Hardy’s “The Oxen” might just be the archetypal Christmas poem, for me, at least, with it’s hints of awe and wonder, it’s willingness to set aside doubt and agnosticism to entertain the possibility of something mystical. Of course, that doubt and pessimism is never fully vanquished, and ultimately underscores the futility, the silliness, of adherence to any established religious doctrine. To the holiday canon, I’d like to add another piece, from a modern poet with philosophical ties to Hardy. That poem is “Xmas Tree Lot Tribeca 2001,” from the collection Driving West on the Pulaski Skyway, by John Bargowski. Like Hardy’s poem, Bargowski’s juxtaposes a child’s view of the season (through the lens of an imagined pop-up book) with reality as comprehended by an adult mind. The desire to rekindle an experience of innocence, naiveté, and magic is undermined by a sense that all the glitter is just a tawdry facade, in terms of the physical ornamentation and the emotional underpinnings. I love how he describes the bargain trees with “their bottoms nailed / to little wooden crosses,” succinctly compressing the religious and commercial intersection of the holiday. Even his decision to use the word “Xmas” rather than “Christmas” in the title is significant for an Italian Catholic from New Jersey.
I mentioned Bargowski’s philosophical ties to Hardy, and by that, I mean his pessimism, his sardonic outlook, his overriding sense of defeat. Hardy, who never really recovered from the untimely death of his first wife, wrote poems such as “Hap,” which looks with a resigned sense of helplessness at the overwhelming power of sheer randomness. Bargowski also suffered an unimaginable loss, of a daughter. The details are never specified, but the enormity of the event figures enormously in this book, both in the individual poems that address the loss (and what comes after) and in the world-weary tone of the work overall. The poems that deal with the daughter’s death and memory are among the most wrenching in this collection. I’m thinking particularly of “The Purple Bike,” which describes how he and his wife would try to avoid being the first home at night, that is, avoid coming home to an empty house. There’s also “After the Monument Salesman’s Pitch,” which describes a visit from the man selling tombstones, “smiling / as if he’s selling roses or / trips to the Caribbean.” And “Dust and Sleep,” which describes making plans for the daughter’s birthday—not cakes and presents, but a visit to the cemetery. I’m not sure whether “On Three Legs” describes the funeral of his daughter or someone else, but it’s certainly in the same mold, with its emotionally deadened attention to detail, the sense of devastation in an uncaring world, as evidenced in lines such as “When we returned home the florist / bill was in the mail.” And of course, the most memorable in this mode must be “Cleaning Out the Closet,” which captures a scene in which his wife is trying on old clothes to see if they still fit:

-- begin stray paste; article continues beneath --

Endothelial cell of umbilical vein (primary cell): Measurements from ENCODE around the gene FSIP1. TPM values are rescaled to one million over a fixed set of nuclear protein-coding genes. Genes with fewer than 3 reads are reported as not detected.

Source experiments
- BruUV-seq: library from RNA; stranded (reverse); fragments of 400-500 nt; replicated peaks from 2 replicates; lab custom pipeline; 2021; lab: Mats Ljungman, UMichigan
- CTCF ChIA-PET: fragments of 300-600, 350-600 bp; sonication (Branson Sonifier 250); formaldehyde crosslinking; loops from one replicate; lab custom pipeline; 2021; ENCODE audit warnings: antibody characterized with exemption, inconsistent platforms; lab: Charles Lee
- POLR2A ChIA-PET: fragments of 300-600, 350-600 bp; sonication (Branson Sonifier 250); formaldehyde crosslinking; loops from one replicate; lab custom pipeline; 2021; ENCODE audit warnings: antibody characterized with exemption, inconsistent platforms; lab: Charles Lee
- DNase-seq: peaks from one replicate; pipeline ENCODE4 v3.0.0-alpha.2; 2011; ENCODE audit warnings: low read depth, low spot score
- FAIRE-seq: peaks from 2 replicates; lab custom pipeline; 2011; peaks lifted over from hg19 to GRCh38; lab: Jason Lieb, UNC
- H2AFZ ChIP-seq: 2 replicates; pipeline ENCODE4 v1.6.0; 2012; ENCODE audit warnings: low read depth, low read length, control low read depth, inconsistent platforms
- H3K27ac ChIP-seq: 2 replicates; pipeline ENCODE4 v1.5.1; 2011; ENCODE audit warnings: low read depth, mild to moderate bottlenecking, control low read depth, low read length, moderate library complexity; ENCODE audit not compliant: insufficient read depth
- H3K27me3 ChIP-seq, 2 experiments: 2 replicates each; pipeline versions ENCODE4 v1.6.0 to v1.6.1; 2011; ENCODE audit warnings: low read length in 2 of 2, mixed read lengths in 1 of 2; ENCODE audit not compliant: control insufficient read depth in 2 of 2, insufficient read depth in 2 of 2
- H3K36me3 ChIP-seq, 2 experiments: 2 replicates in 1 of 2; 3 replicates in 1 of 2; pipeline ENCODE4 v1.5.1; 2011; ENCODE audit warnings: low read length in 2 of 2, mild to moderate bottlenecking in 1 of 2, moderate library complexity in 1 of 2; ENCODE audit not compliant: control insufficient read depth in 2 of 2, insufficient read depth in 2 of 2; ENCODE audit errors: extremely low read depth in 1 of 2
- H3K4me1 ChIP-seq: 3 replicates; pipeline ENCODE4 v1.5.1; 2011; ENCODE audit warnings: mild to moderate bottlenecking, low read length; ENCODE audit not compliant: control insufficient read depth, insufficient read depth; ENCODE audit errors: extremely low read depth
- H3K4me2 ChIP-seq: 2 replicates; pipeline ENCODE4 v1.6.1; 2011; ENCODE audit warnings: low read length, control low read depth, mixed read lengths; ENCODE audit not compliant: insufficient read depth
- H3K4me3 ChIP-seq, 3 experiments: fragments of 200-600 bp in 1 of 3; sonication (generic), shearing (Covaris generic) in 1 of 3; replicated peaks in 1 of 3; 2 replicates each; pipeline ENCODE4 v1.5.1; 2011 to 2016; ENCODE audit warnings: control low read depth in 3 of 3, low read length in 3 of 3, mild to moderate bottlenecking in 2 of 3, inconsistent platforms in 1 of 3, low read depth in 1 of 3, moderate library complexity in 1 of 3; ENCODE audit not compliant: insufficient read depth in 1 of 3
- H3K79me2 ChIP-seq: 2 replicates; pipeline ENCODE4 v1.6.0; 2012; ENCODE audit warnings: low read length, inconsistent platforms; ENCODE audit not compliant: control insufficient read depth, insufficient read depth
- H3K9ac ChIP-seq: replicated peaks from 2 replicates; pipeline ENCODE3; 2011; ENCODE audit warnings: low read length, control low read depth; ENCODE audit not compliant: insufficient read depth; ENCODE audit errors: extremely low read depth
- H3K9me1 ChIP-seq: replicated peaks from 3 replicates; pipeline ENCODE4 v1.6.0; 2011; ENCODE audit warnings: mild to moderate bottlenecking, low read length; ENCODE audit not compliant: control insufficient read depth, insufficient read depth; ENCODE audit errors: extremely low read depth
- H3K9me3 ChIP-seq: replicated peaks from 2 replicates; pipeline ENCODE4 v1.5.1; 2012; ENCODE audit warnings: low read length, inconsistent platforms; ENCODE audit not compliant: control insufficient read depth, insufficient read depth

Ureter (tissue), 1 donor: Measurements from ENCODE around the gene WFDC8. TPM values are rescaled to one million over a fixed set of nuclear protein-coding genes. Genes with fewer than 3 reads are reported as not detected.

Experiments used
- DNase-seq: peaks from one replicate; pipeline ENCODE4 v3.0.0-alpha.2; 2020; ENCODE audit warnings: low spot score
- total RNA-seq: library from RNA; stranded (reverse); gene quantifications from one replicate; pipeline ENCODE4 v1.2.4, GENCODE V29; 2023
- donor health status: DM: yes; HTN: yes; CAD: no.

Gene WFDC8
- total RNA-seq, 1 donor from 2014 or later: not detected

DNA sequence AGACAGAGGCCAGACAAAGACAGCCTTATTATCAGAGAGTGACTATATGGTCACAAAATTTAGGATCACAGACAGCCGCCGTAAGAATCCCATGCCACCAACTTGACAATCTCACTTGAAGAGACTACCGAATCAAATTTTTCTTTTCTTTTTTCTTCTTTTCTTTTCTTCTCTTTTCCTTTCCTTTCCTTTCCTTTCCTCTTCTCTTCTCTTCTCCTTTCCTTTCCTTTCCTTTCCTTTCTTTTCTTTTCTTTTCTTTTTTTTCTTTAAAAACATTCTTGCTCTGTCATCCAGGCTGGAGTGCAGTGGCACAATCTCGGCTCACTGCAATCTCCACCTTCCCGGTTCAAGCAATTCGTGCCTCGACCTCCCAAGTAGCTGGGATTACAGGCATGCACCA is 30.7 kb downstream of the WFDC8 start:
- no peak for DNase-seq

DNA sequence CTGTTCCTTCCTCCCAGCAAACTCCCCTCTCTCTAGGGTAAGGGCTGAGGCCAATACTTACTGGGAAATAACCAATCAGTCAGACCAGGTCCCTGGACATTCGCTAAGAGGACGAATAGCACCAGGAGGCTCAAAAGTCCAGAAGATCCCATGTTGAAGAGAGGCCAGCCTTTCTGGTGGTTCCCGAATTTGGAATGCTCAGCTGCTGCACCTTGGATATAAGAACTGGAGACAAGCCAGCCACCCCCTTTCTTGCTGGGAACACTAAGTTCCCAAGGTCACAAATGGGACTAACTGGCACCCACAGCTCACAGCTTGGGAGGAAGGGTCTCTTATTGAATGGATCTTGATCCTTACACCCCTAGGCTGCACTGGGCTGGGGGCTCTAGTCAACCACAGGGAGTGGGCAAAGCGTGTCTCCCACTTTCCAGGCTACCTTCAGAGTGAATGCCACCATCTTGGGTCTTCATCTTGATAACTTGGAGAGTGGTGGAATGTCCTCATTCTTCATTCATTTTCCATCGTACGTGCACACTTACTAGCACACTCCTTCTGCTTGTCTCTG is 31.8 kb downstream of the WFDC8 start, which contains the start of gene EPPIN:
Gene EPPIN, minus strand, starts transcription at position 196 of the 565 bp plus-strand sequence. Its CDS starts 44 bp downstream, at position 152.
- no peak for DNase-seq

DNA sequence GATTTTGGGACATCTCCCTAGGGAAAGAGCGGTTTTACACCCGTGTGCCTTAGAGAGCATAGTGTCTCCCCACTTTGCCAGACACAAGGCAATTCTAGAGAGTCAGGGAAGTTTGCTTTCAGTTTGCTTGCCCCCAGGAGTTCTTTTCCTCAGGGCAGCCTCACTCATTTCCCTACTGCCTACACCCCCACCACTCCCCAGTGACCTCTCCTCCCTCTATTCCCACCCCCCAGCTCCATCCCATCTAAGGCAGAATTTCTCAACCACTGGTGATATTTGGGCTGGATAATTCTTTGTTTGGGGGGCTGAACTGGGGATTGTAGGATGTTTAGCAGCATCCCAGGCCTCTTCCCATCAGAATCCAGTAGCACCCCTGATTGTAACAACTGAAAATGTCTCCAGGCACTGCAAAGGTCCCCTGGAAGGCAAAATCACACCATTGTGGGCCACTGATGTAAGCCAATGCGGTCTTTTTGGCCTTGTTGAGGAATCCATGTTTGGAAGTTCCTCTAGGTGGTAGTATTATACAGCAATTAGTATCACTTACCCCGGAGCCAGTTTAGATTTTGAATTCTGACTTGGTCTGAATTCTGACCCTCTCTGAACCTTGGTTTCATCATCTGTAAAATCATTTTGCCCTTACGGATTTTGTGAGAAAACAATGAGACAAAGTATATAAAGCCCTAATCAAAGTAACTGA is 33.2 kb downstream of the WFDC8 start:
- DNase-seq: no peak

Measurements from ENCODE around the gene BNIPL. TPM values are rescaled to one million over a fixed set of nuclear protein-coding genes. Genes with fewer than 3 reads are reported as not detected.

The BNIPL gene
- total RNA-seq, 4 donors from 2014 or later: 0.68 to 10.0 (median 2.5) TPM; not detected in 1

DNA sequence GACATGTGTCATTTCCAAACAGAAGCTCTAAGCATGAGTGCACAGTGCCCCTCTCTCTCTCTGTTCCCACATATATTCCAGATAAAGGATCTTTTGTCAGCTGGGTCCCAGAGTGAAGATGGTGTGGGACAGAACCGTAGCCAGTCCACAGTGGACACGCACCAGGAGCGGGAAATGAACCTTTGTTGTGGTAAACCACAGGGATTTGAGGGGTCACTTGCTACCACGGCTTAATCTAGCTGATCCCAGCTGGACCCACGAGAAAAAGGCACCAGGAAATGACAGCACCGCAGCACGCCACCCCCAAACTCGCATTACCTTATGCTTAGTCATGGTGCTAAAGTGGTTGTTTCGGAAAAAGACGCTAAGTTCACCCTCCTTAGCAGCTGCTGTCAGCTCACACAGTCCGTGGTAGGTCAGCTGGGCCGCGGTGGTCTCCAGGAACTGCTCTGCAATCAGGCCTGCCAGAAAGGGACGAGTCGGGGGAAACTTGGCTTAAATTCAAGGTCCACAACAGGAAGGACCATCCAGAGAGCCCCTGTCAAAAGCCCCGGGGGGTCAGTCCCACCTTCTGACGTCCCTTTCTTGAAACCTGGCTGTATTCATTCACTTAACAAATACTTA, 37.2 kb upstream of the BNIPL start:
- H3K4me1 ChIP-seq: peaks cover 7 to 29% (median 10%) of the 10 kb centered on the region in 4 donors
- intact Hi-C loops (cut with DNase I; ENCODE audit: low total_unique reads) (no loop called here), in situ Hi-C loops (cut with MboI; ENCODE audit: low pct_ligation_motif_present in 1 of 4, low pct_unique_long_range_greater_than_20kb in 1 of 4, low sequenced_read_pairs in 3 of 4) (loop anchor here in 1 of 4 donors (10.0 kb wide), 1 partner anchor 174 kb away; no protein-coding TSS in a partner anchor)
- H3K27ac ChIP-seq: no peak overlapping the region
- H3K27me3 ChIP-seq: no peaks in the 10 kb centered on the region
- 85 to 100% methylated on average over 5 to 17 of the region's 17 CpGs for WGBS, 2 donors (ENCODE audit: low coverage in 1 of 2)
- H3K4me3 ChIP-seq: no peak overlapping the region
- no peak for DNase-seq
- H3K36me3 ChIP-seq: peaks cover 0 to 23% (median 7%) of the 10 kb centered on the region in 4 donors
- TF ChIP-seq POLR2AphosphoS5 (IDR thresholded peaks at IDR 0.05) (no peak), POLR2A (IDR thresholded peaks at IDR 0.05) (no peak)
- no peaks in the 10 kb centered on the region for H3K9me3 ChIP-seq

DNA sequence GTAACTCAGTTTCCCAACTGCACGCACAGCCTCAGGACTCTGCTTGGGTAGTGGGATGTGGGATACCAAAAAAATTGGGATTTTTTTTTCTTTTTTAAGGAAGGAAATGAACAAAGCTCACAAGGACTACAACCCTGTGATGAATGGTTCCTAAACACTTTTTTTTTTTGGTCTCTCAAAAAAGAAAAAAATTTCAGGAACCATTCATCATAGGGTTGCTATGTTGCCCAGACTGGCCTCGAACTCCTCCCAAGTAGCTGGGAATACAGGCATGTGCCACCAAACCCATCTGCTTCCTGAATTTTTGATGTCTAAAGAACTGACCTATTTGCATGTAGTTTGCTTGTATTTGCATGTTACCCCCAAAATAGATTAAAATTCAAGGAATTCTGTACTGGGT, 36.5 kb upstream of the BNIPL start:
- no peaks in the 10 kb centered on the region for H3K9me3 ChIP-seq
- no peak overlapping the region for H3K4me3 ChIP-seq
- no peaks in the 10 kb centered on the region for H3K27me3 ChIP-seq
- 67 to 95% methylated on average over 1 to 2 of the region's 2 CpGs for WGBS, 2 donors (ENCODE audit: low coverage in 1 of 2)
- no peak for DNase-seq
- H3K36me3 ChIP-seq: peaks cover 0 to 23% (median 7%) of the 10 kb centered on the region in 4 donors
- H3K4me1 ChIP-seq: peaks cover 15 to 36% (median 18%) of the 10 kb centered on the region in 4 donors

off the bar, through the little window in the plastic
—the dress you wore to our daughter’s funeral,
the cloth already faded to the color of dried roses
If any poem can be described as “heartbreaking,” this is it, especially in its subtle portrayal of how tragedies never end, its depiction of how loss defines us, and its revelation of how the self can feel oddly shamed and betrayed by its own ability to continue no matter how completely the world falls apart.
While the daughter’s death figures prominently in this collection, a similar sense of loss and grief punctuate the poems of memory and reflection. Bargowski reminds me in some ways of another Jersey poet, John Hennessy (about whom I’ve written before). But while Hennessy looks back on his Jersey heritage with a sense of nostalgia and humor, Bargowski looks back with a sense of despair and pity. When we encounter his parents and grandparents, they are for the most part near to death; they seem to have been absent from this childhood. And in fact, poems of childhood also suggest the Catholic school equivalent of a juvenile delinquent. Any joy, if it appears at all, arrives too late, as in the flowers that bloom after the one who planted them has died. Or its found in the flight of pigeons, back in the day when rooftop coops were not uncommon—though even those pigeons, ultimately unable to escape their surroundings despite their wings, become oddly mournful. The title of the book will hold special significance for locals: if you are driving west on the Pulaski, you are leaving Jersey City, with your back to Ellis Island and the Statue of Liberty.
Driving West on the Pulaski Skyway won the Bordighera prize for poetry, and as such, each poem appears with an Italian translation on the facing page. This leads to some amusing misconnections, as when Bargowski cites an Italian adage and then gives its English translation; the Italian version just repeats the adage twice (i.e., Hello, reader! Which loosely translated means, Hello reader!”) Another translates the bouncing ball that appears above old song lyrics (is that the origin of modern karaoke?) as an actual rubber ball. In the original, a dog in a car would “scare the shit out of” anyone passing by, while in Italian, he would only scare them to death. Well, as I’ve said before, translating poetry is an endeavor predestined to fail—my hats off to those who try. And Bargowski’s poetry can be pretty grimm—I’ll take my humor where I can find it.